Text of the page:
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Does Online Search Behavior Tell Us Anything About Depression?

This Time article asserts it does. Below is an excerpt:

… In the digital age we’re likely to turn to search engines just as often as we would confide in friends and medical professionals to gauge our psychological state. If we think we’re suffering from a real bout of the blues or a mental crisis, we’re likely to Google the symptoms or find a chat group in the hopes of performing a self-diagnosis. In fact, online searches for “depression” are among the most popular searches sending traffic to the 5,900 sites that we track in the Hitwise Health and Medical category — but the peak is not in January. According to our Internet behavior, our depression spikes reliably in mid-November every year, right in time for Thanksgiving, the launch of the holiday season.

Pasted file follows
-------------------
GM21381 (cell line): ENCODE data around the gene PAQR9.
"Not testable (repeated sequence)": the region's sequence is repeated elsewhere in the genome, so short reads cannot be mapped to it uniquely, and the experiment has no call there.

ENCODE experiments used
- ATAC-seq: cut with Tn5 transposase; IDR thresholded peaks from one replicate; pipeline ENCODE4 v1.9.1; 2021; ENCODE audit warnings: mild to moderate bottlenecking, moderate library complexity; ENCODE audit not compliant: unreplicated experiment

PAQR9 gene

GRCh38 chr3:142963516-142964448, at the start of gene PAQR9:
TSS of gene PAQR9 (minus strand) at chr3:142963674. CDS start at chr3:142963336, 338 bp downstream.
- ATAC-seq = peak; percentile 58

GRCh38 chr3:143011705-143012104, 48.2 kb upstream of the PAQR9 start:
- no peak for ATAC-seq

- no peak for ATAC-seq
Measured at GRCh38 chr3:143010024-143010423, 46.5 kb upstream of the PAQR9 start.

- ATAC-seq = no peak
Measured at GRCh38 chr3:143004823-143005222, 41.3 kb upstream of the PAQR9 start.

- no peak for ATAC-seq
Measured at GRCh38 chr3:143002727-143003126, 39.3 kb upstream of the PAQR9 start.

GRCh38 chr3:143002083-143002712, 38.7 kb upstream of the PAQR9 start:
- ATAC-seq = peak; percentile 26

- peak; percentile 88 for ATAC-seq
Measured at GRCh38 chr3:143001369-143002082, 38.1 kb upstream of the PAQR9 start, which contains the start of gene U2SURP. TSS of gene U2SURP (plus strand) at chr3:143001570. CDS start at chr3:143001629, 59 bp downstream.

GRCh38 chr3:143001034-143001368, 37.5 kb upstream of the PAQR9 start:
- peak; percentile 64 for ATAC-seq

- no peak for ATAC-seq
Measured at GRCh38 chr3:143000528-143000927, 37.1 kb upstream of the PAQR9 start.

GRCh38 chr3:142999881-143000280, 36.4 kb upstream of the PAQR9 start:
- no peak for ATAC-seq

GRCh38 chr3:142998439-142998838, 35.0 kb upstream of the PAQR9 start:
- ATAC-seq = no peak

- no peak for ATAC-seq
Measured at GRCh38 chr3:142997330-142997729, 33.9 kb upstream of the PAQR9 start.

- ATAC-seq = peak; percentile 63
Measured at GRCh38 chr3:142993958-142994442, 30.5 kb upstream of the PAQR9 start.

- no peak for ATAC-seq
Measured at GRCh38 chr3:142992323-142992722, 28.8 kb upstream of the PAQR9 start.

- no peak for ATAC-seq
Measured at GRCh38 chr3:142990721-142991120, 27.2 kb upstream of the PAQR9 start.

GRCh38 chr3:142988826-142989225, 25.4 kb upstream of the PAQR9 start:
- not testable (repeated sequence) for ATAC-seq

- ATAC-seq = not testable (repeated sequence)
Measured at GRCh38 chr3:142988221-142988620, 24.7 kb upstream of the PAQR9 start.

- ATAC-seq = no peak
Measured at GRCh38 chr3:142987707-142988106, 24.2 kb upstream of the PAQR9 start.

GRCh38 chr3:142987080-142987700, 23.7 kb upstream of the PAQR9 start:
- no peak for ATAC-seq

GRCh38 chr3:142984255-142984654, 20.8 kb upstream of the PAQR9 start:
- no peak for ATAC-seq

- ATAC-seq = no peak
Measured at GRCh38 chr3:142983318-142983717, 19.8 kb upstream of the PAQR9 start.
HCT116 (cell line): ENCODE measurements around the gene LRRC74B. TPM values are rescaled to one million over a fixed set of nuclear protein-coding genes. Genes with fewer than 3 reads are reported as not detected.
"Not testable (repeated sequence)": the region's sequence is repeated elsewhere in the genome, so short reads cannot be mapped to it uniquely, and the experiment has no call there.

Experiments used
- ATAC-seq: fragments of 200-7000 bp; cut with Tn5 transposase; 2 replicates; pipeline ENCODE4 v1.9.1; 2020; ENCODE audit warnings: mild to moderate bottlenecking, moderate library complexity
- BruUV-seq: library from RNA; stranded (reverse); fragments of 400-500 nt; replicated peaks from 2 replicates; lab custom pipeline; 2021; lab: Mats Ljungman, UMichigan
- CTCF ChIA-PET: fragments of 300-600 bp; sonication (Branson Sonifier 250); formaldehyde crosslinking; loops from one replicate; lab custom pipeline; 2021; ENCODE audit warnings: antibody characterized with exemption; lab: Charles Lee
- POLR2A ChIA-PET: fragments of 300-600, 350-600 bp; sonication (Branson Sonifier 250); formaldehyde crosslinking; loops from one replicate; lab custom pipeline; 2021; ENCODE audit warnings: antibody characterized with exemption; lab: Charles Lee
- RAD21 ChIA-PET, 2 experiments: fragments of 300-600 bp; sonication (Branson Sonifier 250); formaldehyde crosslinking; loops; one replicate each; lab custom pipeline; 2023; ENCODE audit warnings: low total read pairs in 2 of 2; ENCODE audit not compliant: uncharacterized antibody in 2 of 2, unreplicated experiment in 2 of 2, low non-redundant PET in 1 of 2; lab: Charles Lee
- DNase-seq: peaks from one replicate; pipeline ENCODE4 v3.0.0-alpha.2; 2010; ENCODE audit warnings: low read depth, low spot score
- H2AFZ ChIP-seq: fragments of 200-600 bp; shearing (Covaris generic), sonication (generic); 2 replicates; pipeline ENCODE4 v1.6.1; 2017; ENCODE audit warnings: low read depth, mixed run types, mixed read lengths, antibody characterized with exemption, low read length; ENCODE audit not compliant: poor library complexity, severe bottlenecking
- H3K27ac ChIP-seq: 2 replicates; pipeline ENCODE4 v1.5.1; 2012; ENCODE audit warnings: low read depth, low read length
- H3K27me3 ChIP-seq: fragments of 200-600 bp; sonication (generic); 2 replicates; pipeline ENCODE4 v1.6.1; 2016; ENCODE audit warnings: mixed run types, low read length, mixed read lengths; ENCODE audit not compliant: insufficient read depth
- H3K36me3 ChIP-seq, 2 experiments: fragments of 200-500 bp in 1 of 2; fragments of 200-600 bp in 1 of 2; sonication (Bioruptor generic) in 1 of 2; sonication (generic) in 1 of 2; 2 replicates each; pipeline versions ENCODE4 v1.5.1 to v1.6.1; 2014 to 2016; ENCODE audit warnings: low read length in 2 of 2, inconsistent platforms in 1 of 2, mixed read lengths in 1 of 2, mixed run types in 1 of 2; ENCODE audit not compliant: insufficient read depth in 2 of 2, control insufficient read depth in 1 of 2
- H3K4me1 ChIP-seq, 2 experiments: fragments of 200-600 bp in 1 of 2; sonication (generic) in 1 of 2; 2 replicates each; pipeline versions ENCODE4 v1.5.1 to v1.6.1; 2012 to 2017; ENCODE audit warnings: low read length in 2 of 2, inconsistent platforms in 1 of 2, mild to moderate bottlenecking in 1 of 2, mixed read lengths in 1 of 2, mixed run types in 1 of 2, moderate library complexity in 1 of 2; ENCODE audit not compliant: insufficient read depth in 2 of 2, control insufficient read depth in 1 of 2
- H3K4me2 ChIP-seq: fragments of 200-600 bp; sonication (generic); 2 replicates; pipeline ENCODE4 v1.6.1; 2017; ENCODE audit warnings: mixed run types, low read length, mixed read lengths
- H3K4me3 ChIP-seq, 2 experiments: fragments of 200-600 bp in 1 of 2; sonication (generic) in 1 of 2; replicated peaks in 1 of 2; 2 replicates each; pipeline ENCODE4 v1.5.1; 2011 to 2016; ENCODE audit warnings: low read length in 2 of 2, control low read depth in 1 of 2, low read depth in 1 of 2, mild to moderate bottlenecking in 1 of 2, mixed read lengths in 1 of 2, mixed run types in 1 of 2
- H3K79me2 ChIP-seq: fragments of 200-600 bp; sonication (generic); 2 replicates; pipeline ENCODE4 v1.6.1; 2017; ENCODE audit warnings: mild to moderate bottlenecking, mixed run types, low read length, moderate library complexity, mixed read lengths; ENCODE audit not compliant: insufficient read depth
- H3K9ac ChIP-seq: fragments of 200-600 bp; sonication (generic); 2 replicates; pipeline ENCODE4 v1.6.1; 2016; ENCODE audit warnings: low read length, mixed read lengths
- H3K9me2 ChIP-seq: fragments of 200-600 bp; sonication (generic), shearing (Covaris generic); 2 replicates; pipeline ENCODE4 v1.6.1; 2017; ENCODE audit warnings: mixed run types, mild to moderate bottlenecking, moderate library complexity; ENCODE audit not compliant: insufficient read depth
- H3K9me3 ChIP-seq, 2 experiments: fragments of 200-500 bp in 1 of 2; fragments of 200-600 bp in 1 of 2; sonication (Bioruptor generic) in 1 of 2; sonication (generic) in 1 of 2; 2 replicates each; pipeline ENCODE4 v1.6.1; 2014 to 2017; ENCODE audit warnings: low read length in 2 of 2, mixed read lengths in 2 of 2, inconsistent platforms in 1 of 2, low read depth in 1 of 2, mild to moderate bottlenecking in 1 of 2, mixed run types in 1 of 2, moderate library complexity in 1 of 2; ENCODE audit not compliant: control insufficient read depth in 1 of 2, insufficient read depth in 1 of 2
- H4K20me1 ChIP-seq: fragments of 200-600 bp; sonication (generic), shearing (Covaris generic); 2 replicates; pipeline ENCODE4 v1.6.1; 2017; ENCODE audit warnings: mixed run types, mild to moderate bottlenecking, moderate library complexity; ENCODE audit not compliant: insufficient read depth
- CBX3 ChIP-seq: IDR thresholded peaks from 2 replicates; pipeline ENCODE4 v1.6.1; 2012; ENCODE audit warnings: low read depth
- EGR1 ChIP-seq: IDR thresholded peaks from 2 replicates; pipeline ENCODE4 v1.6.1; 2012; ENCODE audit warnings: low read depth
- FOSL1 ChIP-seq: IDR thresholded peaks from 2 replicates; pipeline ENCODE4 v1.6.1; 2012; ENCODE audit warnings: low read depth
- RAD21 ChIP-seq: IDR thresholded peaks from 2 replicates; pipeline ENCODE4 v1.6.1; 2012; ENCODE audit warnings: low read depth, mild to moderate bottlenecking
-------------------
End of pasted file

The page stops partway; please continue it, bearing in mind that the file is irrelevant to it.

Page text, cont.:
To confirm this timing I took a look from a different perspective. If we’re depressed, we’re probably also seeking pharmacological help. By aggregating the traffic to the websites of the top antidepressants and charting visits to those sites over the last three years, a very interesting pattern emerges. The spike in traffic to the official websites for drugs like Lexapro, Prozac, Paxil and Cymbalta occurs in late October and early November, two weeks ahead of the height in searches on “depression.” It’s almost as if people anticipate their holiday depression and start shopping early for their drug of choice. …